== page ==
But all were not safe, as tragedy was about to rear its ugly head. Of the five lifeboats that were launched, only two made it safely to shore. Three of them capsized in the treacherous surf.

It is rumored that local residents formed human chains into the water in an attempt to “sweep up” the capsized passengers, but they did not manage to save everyone.

Local newspapers reported that 11 passengers lost their lives, along with 10 crew members, but also stated that nine passengers were saved along with 23 crew members — exceeding the 49 people believed to be aboard at the time. It is now believed that 20 people lost their lives that day.

The propelling power of this splendid craft are by no means to be passed by.

Detroit Free Press, September 21, 1864

A Bit of Ghostly Lore

One who perished that fateful day was a toddler by the name of Henry Valentine. Young Henry was sailing with his mother, Nettie, who also lost her life. Henry was reported to have been wearing a little blue sailor suit in celebration of his journey across Lake Michigan.

Nettie’s body is reported to have been discovered bobbing in the water, while young Henry was found on shore, partially buried in the sand, without a mark on him.


Cylinder. Photo by Valerie van Heest. courtesy of Michigan Shipwreck Research Association.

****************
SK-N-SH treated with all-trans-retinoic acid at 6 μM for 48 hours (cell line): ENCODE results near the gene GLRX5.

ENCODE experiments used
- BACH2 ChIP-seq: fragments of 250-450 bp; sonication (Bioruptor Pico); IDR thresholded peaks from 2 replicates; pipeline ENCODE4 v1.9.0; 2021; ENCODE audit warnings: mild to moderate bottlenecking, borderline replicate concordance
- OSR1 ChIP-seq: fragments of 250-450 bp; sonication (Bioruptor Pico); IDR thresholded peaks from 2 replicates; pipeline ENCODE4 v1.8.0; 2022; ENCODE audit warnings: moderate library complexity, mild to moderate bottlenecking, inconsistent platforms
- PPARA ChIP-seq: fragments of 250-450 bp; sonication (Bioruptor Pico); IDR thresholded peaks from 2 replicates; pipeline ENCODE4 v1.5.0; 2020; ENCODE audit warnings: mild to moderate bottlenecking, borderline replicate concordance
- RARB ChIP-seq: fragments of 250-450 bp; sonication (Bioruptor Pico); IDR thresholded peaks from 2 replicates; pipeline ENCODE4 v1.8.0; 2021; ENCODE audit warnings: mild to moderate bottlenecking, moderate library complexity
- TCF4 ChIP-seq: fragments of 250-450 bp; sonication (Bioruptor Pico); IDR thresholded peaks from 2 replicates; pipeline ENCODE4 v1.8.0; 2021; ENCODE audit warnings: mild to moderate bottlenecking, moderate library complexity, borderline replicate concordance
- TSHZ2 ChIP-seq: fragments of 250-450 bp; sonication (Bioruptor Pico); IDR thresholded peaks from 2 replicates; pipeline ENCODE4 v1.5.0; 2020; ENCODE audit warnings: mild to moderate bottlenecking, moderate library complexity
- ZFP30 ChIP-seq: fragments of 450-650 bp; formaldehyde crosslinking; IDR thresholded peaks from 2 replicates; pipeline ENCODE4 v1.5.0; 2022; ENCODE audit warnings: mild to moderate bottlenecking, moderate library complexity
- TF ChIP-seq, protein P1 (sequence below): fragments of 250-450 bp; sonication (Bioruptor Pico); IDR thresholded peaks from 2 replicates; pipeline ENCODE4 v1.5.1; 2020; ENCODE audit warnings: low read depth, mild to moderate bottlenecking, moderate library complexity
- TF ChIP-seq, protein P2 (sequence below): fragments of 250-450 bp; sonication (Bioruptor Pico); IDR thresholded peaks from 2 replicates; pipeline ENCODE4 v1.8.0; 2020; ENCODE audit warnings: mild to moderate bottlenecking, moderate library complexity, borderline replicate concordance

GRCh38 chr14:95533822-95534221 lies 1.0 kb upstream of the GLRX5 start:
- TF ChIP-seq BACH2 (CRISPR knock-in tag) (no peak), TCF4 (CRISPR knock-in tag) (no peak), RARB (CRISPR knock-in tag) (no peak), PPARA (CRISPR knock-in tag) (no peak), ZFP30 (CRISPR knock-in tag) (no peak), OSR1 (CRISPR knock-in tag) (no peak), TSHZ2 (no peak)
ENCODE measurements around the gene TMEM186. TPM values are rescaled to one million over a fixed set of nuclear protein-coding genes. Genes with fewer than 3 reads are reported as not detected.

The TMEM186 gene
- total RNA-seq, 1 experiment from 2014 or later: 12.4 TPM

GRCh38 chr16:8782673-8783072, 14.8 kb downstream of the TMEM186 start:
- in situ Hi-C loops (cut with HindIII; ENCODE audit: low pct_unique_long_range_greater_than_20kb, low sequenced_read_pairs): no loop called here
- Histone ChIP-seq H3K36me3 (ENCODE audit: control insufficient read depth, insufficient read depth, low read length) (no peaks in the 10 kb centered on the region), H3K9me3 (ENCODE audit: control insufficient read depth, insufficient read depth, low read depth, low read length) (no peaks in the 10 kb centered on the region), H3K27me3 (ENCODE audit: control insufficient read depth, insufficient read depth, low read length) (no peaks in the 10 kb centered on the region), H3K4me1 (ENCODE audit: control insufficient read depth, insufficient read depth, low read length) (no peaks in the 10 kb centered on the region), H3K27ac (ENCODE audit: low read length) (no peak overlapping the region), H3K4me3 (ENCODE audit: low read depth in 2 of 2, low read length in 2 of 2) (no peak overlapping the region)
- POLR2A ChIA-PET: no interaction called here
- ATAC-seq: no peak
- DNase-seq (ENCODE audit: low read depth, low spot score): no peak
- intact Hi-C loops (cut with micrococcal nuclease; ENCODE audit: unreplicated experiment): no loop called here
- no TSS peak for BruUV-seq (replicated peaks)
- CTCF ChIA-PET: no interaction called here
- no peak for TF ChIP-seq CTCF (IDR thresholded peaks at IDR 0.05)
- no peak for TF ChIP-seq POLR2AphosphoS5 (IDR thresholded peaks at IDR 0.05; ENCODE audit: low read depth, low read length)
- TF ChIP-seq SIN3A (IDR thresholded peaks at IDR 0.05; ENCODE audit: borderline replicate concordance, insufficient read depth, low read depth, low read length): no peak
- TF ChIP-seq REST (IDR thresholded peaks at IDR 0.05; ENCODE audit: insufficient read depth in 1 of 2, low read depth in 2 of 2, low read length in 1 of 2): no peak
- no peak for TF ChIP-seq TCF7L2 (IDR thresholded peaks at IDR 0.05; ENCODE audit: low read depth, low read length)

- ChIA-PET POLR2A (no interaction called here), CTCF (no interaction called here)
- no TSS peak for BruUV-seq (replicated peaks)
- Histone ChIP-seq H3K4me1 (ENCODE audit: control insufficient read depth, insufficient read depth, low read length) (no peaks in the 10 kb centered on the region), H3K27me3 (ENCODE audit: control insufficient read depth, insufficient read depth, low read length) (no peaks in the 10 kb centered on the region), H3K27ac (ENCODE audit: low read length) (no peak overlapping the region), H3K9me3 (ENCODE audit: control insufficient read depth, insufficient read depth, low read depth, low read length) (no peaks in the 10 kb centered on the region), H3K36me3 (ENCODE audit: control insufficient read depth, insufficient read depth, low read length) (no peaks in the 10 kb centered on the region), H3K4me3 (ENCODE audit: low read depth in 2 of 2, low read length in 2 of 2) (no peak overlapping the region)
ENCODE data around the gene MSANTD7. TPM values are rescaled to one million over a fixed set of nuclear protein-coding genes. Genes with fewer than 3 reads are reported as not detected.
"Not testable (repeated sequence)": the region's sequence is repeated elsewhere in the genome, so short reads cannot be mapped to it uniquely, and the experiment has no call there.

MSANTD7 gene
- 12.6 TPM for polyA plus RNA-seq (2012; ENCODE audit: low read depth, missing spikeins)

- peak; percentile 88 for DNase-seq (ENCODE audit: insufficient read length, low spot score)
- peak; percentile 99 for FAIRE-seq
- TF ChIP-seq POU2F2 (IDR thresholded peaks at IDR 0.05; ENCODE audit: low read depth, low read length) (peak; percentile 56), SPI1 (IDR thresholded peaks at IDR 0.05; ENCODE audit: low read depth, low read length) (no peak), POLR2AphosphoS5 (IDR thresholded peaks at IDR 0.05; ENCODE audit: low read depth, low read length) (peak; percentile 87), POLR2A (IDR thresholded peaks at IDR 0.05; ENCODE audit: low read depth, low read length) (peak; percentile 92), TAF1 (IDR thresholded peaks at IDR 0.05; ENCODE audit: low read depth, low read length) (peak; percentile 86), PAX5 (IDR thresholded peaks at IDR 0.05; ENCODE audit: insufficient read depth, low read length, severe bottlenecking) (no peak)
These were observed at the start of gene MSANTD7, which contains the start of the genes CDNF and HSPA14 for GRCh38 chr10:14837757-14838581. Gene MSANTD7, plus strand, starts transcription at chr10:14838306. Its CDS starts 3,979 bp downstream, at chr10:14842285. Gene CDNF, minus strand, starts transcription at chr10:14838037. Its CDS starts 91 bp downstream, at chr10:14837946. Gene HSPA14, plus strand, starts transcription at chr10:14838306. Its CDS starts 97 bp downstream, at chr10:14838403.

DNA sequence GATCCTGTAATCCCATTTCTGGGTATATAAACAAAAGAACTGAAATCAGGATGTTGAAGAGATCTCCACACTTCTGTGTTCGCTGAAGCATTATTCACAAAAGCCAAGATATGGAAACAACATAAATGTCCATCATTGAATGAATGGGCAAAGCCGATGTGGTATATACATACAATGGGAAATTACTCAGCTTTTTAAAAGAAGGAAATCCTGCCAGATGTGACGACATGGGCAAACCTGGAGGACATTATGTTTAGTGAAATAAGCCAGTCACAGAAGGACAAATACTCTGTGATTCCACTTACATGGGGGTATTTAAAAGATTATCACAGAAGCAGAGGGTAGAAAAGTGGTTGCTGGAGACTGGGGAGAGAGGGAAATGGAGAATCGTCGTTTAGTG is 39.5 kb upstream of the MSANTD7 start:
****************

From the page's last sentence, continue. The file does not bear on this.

Some believe that the ghost of young Henry haunts the area where the shipwreck occurred and that visitors can hear his voice calling out for help.

During the annual Coast Guard Festival in Grand Haven in August of 2000, the US Coast Guard vessel Mackinaw and her crew were sailing through heavy fog off the coast. Crew members claim they clearly heard a child calling out for help. Rescue boats and local law enforcement were contacted and the search for the source of the cries commenced. After fully and diligently searching the area and having received no actual reports of distress or of an accident, all involved in the recovery efforts reluctantly gave up the search.

It was apparently later reported that when the crew heard the cries of distress, they were sailing over the site of the sunken SS Ironside.

Was the voice they heard indeed the haunting cries of young Henry Valentine, lost over 150 years ago?

Diver Craig Rich explores the SS Ironsides stern area in 2008. Photo by Valerie van Heest. Sourced from Michigan Shipwreck Research Association.
Photo by Gary Syrba

Read the related story about the evolution of the infamous Grand Haven South Pierhead Inner Light.

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Tamara Graham
Tamara Grahamhttps://livelovelocalmi.com
With an adventurous spirit and a burning desire to make the world work for all of us, Tamara encourages others to embrace self-love, compassion, empathy, understanding, and an ever important sense of humor. With over 30 years of diverse marketing experience, including a decade in publishing, she brings a fresh and innovative perspective to the industry. Her concept revolves around experiential magazines that captivate both online and in print. Tamara's visionary project, LIVE. LOVE. LOCAL. MICHIGAN™, unveils the wonders of our breathtaking home state, igniting love and admiration among Michiganders for where they live. By fostering this deep connection, she inspires a genuine appreciation and love for where we live!